Holding One's Currency Down with Large Reserves of Foreign Currency

I read a lot in magazines about how Asian countries are keeping their currencys at a low value by buying a ton of bonds and suchlike in foreign currency (often in the context of financing deficit spending and such like). Could anyone please explain to me the mechanics of this situation, and how exactly it succeeds (or at least sometimes succeeds) in holding down currencies? Thanks!


If I want to buy something from England, I have to pay for it with British pounds. To get the pounds, I have to purchase them with my U.S. dollars. There is (are) market(s) for currency, per se, i.e. where various currencies are bought and sold for other various currencies. The price is set as in any other market, e.g. commodities markets. If a gov’t. or central bank feels that it needs to adjust the value of its currency vis-à-vis other currencies, it enters the market and buys its own currency with foreign currency it keeps on hand, or it sells its currency in exchange for foreign currency.

Suppose that the British central bank felt that the £ was too cheap. It could pull a sizeable sum of money in the form of Japanese yen (¥) out of its coffers and use the ¥ to purchase £ in the money market. This jump in demand for £ will drive up the price of £ across the board because everyone seeking to purchase £ will be competiting with the new buyer in the market, the British central bank.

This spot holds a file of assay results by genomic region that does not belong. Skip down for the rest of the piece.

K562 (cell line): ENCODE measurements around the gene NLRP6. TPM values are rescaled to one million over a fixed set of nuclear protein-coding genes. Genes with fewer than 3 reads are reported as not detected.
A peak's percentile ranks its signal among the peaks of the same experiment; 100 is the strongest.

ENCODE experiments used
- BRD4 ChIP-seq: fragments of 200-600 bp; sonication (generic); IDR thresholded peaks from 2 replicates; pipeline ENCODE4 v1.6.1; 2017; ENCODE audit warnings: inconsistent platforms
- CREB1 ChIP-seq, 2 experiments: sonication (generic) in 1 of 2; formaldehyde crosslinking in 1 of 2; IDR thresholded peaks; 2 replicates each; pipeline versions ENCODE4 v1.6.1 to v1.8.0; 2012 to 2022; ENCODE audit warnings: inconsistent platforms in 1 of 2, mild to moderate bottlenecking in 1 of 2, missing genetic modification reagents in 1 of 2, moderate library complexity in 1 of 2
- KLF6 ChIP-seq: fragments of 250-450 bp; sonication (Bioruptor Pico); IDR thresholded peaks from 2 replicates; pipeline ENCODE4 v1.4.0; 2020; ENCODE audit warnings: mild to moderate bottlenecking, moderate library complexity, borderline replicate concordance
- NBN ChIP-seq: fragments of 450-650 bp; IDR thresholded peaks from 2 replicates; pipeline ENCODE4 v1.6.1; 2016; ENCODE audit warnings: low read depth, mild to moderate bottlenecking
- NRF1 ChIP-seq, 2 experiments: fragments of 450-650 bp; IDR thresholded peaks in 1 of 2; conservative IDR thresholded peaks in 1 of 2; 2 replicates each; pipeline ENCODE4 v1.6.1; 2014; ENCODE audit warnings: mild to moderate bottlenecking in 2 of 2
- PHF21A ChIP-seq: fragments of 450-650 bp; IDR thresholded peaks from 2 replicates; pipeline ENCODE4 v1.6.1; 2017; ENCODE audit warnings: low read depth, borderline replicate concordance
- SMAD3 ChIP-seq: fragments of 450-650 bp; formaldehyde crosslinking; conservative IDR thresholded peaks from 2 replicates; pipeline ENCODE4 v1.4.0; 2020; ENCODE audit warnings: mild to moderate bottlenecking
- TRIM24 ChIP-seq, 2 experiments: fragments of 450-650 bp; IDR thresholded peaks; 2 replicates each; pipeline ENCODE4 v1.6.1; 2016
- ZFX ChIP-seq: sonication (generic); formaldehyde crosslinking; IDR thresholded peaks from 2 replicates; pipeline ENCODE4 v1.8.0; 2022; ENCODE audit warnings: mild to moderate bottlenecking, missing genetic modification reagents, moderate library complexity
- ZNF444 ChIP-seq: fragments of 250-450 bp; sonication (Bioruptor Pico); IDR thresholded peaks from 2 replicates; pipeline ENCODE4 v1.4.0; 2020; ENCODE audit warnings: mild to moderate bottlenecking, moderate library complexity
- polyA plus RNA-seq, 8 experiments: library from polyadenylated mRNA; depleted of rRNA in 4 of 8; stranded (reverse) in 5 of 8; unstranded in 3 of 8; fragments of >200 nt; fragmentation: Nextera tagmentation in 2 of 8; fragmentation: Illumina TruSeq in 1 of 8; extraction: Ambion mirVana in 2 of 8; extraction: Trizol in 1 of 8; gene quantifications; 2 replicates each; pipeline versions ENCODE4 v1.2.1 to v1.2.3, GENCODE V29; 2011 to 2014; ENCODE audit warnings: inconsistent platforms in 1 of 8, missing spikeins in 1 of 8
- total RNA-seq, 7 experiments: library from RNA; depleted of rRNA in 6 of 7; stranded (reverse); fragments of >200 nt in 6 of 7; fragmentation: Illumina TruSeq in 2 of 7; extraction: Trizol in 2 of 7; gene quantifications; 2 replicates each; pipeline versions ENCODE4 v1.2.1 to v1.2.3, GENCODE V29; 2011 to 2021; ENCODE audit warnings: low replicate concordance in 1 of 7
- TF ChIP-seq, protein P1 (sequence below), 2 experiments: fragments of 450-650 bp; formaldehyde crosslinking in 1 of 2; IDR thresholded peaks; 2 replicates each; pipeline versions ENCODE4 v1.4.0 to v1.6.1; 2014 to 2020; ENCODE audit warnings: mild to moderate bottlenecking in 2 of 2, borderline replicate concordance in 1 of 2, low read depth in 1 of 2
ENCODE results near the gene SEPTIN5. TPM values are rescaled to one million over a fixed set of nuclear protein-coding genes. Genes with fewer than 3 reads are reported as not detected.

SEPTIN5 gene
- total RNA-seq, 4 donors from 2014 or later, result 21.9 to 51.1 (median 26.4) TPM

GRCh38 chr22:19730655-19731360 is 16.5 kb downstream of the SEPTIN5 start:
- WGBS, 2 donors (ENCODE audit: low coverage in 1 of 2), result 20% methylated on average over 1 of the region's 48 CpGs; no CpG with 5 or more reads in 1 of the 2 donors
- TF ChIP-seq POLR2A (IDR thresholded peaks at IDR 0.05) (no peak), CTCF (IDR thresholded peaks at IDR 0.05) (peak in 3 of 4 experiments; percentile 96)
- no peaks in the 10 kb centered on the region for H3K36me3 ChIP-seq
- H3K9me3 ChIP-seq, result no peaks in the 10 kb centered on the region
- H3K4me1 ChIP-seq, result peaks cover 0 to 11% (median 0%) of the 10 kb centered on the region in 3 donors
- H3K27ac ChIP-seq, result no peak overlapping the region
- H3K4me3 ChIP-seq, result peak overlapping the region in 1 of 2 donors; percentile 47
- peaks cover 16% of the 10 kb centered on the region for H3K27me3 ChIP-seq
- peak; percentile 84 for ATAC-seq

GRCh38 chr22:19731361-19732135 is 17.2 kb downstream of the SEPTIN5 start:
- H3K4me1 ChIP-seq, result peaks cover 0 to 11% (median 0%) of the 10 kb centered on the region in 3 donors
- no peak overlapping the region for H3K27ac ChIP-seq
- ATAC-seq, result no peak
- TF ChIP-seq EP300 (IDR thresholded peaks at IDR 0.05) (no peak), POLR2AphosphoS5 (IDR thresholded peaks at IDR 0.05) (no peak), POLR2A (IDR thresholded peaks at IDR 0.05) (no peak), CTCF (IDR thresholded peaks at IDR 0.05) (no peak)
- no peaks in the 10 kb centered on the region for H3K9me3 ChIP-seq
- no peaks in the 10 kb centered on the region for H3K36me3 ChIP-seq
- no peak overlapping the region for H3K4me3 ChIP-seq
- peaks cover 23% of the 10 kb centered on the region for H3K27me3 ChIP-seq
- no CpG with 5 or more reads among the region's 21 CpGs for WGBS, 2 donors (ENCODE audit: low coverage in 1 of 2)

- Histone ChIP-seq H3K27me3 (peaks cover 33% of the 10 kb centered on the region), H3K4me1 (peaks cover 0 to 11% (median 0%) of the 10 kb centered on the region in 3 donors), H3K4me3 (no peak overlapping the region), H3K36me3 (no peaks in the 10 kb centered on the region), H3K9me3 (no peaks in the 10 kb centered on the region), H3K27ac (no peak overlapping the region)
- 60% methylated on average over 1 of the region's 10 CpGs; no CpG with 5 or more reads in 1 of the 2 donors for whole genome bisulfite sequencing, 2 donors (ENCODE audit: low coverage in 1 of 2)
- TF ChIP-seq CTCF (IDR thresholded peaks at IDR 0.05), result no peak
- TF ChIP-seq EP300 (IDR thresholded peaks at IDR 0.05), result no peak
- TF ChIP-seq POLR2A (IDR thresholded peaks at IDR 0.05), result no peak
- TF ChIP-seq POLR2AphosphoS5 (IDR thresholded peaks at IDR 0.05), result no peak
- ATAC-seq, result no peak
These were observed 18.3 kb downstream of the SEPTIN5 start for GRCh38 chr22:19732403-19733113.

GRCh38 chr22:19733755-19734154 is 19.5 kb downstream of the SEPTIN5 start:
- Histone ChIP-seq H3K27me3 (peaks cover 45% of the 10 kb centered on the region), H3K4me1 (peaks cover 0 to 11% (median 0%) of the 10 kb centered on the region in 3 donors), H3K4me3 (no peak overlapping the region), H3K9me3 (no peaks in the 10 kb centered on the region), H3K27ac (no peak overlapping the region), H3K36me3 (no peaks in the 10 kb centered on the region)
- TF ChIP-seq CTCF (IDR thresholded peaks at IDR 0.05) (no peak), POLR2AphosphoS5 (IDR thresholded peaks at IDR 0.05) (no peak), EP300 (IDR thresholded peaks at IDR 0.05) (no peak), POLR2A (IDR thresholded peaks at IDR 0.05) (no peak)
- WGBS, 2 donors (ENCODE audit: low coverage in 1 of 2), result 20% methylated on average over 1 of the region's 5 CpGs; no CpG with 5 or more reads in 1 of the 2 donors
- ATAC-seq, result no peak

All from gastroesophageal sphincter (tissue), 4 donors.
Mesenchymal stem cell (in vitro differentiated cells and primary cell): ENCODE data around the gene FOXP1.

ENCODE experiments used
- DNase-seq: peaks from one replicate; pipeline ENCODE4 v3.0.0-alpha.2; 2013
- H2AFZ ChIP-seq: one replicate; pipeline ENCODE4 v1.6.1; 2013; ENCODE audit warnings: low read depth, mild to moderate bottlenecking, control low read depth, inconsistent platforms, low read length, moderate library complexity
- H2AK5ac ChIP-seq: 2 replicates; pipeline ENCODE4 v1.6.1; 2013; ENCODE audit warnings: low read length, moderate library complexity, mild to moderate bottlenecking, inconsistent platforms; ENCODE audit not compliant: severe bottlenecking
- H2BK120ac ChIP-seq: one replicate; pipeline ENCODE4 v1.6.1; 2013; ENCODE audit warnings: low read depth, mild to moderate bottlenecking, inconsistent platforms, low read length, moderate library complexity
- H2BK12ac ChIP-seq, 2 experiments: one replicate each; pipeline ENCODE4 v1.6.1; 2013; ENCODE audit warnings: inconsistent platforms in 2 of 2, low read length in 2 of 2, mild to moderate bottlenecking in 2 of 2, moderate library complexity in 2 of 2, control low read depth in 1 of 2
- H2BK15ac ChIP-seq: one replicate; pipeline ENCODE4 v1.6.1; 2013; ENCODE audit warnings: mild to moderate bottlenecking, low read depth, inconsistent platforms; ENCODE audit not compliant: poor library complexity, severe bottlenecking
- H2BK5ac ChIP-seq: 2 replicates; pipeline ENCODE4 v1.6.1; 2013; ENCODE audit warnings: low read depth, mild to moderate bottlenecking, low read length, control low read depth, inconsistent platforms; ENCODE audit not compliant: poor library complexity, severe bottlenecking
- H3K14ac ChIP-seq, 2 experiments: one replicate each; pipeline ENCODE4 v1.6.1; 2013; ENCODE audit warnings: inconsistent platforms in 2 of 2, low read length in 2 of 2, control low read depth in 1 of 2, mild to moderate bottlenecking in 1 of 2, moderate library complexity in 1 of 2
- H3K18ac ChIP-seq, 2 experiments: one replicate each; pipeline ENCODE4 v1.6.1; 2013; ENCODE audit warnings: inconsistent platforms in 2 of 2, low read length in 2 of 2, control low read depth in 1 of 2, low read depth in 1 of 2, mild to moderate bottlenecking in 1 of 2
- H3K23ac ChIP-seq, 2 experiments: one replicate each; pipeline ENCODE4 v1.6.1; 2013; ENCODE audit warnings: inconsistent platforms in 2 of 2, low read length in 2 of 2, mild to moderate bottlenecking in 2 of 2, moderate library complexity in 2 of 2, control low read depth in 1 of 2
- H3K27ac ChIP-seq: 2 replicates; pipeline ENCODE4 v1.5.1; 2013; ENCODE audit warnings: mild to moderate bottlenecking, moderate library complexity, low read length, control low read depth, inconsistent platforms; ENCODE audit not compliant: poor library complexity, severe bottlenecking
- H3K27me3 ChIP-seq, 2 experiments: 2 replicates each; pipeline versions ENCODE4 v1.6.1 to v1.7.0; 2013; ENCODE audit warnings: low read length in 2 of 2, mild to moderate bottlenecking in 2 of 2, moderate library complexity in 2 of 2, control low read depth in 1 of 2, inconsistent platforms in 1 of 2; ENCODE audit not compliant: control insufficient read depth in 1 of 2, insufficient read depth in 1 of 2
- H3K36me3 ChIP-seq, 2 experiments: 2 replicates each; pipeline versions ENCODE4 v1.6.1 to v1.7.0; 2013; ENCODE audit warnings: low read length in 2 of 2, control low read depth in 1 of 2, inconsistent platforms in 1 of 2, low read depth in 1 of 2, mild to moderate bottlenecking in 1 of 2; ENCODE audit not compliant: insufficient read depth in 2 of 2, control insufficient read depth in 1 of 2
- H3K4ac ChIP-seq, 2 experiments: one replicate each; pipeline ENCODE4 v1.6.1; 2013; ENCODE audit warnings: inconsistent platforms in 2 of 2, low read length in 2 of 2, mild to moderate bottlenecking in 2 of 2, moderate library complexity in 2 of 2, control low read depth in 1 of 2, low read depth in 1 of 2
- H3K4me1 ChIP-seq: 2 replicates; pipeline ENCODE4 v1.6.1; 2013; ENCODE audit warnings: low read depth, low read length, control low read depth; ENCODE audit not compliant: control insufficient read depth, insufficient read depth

Whether it succeeds or fails depends on how much currency a central bank has. If it has insufficient foreign currency to keep the price of its currency up, then it runs out of foreign currency and the price of its own currency then drops. OTOH, if the central bank wishes to keep the price down, it has to sell its own currency in exchange for foreign currency. If it runs out of its reserves of domestic currency, then the price will rise as the market determines.

Suppose that you are a national gov’t. and you are getting pressure from your beef exporters because your currency is too high. That is, to buy your cattle herders’ beef foreigners need to purchase your currency in exchange for their own, and then use your currency to purchase beef from your producers. If the cost of your currency is high for some reason, they’ll buy less of it and therefore buy less of your producers’ beef as well. You may respond to this political pressure by selling large amounts of your own currency in the currency market and, you hope, drive down the price of your currency. If you are successful, then your beef exporters will export more beef.

Their supplies of domestic currency are not limited. The central bank makes an offer to buy foreign currency (or gold…) at any price they like. If someone agrees, money is created. If the central bank buys domestic currency back (e.g. with limited foreign currency) money is removed from circulation.
Choosing which prices (and interest rates in other cases) have the most desirable effects on the currency is a central part of their job, but they are not bound to a given supply of money.